Military slang

From Wikipedia, the free encyclopedia

Military slang is an array of colloquial terminology used commonly by military personnel, including slang which is unique to or originates with the armed forces. In English-speaking countries, it often takes the form of abbreviations/acronyms or derivations of the NATO Phonetic Alphabet, or otherwise incorporates aspects of formal military terms and concepts. Military slang is often used to reinforce or reflect (usually friendly and humorous) interservice rivalries.

Acronym slang in the U.S. Military[edit]

A number of military slang terms are acronyms. Rick Atkinson ascribes the origin of SNAFU (Situation Normal, All Fucked Up), FUBAR (Fucked Up Beyond Any Repair or "All Recognition"), and a bevy of other terms to cynical GIs ridiculing the United States Army's penchant for acronyms.[1]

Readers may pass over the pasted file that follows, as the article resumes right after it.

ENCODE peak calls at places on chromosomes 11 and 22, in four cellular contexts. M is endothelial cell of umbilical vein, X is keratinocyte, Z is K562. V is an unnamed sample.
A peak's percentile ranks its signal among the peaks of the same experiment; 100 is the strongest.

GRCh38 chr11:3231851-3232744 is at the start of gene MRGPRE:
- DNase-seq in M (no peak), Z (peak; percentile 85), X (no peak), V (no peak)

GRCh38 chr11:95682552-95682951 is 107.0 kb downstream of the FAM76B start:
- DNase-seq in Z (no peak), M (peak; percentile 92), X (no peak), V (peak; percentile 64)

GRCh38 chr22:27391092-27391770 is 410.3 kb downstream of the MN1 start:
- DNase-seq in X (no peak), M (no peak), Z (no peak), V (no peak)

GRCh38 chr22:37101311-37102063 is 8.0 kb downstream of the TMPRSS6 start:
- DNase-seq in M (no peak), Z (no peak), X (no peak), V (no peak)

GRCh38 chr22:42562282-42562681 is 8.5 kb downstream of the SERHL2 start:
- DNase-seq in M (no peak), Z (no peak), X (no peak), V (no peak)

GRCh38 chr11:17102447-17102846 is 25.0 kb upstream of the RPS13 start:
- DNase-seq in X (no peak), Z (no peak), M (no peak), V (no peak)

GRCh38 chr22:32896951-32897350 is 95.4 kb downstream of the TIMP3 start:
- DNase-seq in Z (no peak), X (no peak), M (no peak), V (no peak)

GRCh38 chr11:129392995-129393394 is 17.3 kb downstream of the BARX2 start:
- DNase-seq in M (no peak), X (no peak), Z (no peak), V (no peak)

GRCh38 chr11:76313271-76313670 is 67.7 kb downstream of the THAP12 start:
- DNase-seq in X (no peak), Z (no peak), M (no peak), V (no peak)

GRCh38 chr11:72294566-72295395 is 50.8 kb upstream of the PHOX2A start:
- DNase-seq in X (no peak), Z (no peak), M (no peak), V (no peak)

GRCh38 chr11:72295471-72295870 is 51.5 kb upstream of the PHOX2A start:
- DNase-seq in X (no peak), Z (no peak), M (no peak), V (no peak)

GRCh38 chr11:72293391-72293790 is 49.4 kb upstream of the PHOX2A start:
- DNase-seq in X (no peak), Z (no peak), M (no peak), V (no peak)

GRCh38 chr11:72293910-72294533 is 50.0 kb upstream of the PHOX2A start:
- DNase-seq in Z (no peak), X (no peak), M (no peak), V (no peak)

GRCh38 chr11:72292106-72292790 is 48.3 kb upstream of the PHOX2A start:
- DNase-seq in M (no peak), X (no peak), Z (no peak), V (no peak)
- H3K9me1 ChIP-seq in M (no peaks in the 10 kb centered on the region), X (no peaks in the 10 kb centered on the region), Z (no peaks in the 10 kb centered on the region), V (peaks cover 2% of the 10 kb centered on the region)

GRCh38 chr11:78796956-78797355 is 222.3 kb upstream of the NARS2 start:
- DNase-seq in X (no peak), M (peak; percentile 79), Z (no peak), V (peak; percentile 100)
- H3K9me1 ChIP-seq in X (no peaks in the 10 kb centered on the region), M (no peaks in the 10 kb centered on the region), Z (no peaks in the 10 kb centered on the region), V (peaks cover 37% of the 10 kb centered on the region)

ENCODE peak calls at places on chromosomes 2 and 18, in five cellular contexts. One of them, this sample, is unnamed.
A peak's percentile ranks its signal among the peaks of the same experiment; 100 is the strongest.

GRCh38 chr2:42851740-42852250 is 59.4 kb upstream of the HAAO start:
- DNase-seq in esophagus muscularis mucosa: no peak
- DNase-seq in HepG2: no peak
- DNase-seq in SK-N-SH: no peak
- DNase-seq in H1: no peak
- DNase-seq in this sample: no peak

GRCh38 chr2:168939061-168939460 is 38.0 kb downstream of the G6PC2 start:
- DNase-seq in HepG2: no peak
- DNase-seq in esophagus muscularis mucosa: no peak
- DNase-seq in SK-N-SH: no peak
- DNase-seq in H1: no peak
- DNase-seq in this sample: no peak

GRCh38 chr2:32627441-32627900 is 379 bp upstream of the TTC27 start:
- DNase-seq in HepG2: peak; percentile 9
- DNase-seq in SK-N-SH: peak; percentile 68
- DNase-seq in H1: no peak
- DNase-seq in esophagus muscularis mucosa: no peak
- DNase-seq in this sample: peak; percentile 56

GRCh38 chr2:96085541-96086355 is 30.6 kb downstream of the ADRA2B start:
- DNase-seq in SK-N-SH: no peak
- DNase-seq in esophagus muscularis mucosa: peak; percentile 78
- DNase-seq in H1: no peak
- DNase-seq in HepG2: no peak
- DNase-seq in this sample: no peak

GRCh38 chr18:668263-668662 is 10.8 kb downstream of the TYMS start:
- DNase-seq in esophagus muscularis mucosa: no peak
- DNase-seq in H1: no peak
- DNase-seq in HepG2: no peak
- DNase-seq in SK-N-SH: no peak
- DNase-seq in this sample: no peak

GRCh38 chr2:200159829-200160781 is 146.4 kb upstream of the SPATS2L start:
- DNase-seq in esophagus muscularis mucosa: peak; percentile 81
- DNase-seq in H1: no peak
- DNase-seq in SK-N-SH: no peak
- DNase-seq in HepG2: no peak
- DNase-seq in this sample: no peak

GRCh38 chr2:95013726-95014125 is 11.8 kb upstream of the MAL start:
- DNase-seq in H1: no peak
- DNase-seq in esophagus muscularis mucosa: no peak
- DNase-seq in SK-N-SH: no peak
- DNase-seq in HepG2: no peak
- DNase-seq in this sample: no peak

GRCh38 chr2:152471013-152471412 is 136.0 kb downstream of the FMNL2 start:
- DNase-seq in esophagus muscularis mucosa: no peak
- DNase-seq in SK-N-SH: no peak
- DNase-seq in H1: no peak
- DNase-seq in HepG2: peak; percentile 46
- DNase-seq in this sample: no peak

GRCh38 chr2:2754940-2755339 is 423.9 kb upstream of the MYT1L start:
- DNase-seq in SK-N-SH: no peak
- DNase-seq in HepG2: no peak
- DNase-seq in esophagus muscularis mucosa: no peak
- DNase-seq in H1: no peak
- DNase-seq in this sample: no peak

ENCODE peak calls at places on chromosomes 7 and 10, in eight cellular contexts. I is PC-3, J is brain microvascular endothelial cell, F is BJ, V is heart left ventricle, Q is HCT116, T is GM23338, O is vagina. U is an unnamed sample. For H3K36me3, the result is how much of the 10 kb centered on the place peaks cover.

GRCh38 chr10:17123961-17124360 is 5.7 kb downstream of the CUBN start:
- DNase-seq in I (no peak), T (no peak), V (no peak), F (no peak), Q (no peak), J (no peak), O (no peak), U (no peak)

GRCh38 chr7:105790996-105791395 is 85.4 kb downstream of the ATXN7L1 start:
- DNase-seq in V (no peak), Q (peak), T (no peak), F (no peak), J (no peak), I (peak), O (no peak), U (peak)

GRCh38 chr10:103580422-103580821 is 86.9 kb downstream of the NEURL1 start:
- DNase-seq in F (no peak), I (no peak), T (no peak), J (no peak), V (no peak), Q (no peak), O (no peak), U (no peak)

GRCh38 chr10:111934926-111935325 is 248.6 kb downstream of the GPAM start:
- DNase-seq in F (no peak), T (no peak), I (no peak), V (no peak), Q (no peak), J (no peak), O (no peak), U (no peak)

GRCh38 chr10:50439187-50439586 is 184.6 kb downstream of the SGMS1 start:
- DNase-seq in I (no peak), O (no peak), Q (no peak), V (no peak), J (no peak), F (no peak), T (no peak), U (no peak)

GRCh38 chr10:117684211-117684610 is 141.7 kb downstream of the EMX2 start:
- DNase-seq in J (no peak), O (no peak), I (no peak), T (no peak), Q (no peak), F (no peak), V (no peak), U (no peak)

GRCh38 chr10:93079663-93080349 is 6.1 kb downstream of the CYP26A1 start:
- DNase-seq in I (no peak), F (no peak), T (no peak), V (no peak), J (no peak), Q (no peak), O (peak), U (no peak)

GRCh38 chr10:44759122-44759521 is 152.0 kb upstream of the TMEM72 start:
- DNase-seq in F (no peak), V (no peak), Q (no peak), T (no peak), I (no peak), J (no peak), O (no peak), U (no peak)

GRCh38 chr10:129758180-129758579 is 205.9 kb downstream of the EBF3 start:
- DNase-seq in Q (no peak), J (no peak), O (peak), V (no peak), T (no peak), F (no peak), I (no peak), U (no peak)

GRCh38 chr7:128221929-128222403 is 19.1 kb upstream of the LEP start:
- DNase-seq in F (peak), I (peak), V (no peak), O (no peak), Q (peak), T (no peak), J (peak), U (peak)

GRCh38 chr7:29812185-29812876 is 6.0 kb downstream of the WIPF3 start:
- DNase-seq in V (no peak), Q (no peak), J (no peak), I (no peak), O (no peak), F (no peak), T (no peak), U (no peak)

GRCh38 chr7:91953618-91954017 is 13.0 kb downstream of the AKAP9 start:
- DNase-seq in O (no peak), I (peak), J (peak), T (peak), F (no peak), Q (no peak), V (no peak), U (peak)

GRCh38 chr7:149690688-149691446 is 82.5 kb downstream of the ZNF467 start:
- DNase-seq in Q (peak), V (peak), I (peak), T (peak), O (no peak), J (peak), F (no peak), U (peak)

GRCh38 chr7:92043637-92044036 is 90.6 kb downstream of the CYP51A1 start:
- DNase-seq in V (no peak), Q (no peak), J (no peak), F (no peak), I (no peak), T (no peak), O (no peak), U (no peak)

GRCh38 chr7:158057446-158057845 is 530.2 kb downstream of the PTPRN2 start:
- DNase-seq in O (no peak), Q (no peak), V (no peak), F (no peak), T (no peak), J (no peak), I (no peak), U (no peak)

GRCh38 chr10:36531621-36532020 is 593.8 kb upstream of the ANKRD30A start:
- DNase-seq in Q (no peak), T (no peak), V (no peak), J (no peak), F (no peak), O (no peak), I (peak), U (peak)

Terms then end up being used in other industries as these GIs complete their services. For example, FUBAR evolved into Foobar as GIs coming home from World War II matriculated into Massachusetts Institute of Technology, with the first written use from a club at MIT called the Tech Model Railroad Club.[2]

See also[edit]


  1. ^ Atkinson, Rick (2007). The Day of Battle: The War in Sicily and Italy, 1943–1944. The Liberation Trilogy. Henry Holt. p. 36. ISBN 978-0-8050-6289-2.
  2. ^ "Computer Dictionary Online".,

Further reading[edit]

External links[edit]